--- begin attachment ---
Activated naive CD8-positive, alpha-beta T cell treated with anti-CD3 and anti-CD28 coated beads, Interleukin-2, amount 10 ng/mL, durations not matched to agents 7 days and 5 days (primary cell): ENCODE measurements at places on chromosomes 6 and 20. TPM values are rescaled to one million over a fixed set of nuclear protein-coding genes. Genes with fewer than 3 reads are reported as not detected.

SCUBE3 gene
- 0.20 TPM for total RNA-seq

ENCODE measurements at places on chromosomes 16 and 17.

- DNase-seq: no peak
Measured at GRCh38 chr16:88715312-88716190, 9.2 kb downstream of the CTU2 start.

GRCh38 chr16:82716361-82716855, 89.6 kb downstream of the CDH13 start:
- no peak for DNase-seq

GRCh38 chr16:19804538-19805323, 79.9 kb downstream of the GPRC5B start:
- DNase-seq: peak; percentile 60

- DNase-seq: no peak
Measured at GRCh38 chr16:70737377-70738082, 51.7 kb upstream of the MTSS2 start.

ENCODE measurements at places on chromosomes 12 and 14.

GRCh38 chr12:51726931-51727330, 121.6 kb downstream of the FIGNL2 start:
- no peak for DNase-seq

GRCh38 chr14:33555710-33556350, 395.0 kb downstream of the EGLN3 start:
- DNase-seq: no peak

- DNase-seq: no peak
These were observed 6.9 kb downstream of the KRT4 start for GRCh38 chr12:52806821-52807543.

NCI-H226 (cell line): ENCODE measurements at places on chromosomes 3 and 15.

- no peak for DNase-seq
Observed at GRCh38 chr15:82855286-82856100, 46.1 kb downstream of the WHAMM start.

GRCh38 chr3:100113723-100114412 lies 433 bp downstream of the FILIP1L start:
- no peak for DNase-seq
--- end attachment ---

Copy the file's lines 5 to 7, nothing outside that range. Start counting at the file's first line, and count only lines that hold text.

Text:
- DNase-seq: no peak
Measured at GRCh38 chr16:88715312-88716190, 9.2 kb downstream of the CTU2 start.

GRCh38 chr16:82716361-82716855, 89.6 kb downstream of the CDH13 start: